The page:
Game genres, game comparisons, and review scores

Bad comparison?This article is really just a big QJ reader survey, but that won’t be apparent until you’ve read it through. The article will go off into seemingly unrelated tangents and digress at moments, so bear with me. Here we go.

Apparently what got a lot of people angered about controversial 1UP’s review (the one for NWN2) is that it compared the NWN2 to Oblivion. To quote:

Worse — and blame this on games like Oblivion — NWN2‘s levels feel pint-sized: Peewee zones inhabited by pull-string NPCs with no existence to speak of beyond their little playpens. Wander and you’ll wonder why the forests, towns, and dungeons are like movie lots with lay-about monsters waiting patiently for you to trip their arbitrary triggers. As if the pencil and paper “module” approach were a virtue that computers — by now demonstrably capable of simulating entire worlds with considerably more depth — should emulate.

Now lets go off on a different tangent for a bit, trust me, it will all make sense later.

Obviously, Mr. Matt Peckham is one that is not amused by the rules heavy nature of NWN2. He said that it just isn’t for him repeatedly in his review. What’s sad about this, is that despite Peckham’s disclaimer that for him the game is a 5/10, and for fans of the game the score would be about an eight or a nine… people still didn’t like it.

For D&D fans who want to play an amazingly thorough PC translation of the system they’re carting around in book form, it’s proba-bly closer an eight or nine. But if, like me, you want less “rules for rule’s sake” and more depth and beauty to your simulated game worlds, you can certainly find more exciting prospects.

More on apples, oranges, Oblivion, sixties camp, game review scores, and you the QJ readership after the jump.

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Bad comparison?This article is really just a big QJ reader survey, but that won’t be apparent until you’ve read it through. The article will go off into seemingly unrelated tangents and digress at moments, so bear with me. Here we go.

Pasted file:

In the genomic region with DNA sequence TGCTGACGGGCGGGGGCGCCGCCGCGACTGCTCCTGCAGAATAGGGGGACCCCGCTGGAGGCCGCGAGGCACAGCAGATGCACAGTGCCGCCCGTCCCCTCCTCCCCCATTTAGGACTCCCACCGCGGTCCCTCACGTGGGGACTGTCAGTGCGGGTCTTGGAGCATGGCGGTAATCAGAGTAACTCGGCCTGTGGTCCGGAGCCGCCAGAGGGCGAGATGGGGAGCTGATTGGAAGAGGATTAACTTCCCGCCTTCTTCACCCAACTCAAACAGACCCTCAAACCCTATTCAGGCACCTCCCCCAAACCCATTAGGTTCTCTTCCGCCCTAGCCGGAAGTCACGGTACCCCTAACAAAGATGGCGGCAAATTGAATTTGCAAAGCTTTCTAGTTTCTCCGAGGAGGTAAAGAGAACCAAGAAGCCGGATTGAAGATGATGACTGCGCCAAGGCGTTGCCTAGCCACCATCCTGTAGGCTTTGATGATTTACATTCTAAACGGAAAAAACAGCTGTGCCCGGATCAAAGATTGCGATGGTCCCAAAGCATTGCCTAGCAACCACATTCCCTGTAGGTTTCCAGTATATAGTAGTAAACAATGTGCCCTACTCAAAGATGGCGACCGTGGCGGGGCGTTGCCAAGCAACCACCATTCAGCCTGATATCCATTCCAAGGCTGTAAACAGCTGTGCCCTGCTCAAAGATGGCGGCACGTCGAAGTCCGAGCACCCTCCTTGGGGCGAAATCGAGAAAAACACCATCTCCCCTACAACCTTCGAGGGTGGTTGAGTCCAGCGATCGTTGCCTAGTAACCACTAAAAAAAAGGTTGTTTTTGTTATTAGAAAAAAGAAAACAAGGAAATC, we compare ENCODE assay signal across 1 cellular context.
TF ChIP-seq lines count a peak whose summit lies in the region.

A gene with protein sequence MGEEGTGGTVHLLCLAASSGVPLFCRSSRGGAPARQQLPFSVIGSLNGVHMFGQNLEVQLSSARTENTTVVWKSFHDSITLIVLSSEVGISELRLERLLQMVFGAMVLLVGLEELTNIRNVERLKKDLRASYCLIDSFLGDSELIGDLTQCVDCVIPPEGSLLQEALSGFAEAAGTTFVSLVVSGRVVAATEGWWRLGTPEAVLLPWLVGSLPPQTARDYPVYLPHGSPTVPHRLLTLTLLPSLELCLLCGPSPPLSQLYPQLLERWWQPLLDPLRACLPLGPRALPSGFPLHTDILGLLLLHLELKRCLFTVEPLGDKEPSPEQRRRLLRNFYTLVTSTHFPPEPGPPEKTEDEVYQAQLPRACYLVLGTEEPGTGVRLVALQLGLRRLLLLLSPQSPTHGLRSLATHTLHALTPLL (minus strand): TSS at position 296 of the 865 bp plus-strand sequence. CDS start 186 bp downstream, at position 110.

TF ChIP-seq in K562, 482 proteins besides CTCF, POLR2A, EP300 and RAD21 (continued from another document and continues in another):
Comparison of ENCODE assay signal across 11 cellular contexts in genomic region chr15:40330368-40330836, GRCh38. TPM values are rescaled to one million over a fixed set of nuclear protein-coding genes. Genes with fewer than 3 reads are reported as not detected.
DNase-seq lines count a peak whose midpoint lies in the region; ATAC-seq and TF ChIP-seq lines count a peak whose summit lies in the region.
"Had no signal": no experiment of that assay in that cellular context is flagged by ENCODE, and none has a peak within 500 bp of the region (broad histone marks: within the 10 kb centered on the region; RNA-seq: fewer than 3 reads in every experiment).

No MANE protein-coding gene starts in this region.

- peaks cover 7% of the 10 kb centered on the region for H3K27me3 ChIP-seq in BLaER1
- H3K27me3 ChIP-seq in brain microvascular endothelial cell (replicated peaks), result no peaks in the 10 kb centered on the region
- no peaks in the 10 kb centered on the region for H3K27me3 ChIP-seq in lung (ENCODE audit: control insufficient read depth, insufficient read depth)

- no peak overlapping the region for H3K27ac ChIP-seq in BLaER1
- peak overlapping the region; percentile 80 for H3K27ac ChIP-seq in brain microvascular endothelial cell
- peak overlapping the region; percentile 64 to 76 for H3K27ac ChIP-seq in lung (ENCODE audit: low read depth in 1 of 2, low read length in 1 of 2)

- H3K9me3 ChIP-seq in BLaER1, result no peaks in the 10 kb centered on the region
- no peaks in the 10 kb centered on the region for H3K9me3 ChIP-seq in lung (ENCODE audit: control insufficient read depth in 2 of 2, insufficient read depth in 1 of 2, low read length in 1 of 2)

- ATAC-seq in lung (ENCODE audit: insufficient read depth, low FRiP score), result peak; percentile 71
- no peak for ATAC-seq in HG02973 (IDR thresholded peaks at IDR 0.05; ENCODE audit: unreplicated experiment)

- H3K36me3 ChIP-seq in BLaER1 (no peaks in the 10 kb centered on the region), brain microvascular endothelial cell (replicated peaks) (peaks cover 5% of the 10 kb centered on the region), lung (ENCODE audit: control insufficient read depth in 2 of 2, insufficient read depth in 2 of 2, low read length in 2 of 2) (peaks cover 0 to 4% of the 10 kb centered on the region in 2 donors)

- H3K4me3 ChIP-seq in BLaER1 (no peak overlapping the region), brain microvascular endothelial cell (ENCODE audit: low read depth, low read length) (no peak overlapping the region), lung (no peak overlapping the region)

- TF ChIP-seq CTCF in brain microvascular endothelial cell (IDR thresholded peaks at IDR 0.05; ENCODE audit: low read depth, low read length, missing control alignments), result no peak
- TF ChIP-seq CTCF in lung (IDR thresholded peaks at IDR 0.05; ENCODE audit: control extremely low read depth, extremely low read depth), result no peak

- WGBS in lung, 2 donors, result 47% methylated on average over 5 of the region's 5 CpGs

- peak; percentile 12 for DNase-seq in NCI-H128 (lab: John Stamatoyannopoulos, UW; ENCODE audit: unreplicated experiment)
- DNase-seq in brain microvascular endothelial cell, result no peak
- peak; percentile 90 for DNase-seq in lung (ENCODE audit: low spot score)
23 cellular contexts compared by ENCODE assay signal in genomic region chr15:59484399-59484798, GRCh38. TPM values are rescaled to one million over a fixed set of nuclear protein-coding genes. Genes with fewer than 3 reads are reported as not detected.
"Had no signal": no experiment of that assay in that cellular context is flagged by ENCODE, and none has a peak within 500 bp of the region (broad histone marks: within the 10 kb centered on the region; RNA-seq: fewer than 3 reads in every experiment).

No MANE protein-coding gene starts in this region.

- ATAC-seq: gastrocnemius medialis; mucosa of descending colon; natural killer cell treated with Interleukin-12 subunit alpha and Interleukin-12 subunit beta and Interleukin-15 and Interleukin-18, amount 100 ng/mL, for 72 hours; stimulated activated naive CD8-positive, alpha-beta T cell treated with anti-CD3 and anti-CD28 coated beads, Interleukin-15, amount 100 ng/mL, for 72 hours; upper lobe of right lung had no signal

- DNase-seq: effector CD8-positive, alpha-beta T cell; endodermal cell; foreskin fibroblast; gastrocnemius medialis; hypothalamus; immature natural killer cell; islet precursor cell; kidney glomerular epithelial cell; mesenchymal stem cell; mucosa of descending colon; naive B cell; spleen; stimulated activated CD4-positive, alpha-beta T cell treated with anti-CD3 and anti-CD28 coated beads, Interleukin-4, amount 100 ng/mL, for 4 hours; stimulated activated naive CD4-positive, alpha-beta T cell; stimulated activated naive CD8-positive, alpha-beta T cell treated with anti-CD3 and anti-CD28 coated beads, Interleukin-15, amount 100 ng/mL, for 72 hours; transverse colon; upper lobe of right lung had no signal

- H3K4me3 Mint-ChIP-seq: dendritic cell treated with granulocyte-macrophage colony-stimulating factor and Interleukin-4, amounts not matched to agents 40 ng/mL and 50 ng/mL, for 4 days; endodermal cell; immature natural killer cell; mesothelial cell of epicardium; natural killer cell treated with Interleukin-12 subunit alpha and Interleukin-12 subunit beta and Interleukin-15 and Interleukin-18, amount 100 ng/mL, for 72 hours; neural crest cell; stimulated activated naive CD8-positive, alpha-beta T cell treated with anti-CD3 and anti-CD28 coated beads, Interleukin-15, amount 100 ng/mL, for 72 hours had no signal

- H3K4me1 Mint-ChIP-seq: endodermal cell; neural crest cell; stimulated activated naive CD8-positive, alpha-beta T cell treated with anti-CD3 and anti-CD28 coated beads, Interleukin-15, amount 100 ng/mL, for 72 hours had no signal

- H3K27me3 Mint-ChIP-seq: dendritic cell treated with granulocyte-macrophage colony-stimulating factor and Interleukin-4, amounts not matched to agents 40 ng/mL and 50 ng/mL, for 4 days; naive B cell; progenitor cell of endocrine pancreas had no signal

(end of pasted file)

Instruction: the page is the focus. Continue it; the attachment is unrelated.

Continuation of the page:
Apparently what got a lot of people angered about controversial 1UP’s review (the one for NWN2) is that it compared the NWN2 to Oblivion. To quote:

Worse — and blame this on games like Oblivion — NWN2‘s levels feel pint-sized: Peewee zones inhabited by pull-string NPCs with no existence to speak of beyond their little playpens. Wander and you’ll wonder why the forests, towns, and dungeons are like movie lots with lay-about monsters waiting patiently for you to trip their arbitrary triggers. As if the pencil and paper “module” approach were a virtue that computers — by now demonstrably capable of simulating entire worlds with considerably more depth — should emulate.

Now lets go off on a different tangent for a bit, trust me, it will all make sense later.

Obviously, Mr. Matt Peckham is one that is not amused by the rules heavy nature of NWN2. He said that it just isn’t for him repeatedly in his review. What’s sad about this, is that despite Peckham’s disclaimer that for him the game is a 5/10, and for fans of the game the score would be about an eight or a nine… people still didn’t like it.

For D&D fans who want to play an amazingly thorough PC translation of the system they’re carting around in book form, it’s proba-bly closer an eight or nine. But if, like me, you want less “rules for rule’s sake” and more depth and beauty to your simulated game worlds, you can certainly find more exciting prospects.

Here’s where we get back to Oblivion.

Despite NWN2 and Oblivion being games of the same catch genre, that is RPGs. They are very different games and personally I think that comparisons between them should be made with caution. NWN2 is rules heavy. That’s because games like NWN2 is about the rules. That’s the nature of that type of game. Oblivion is a first person action RPG type of game that emphasizes freedom.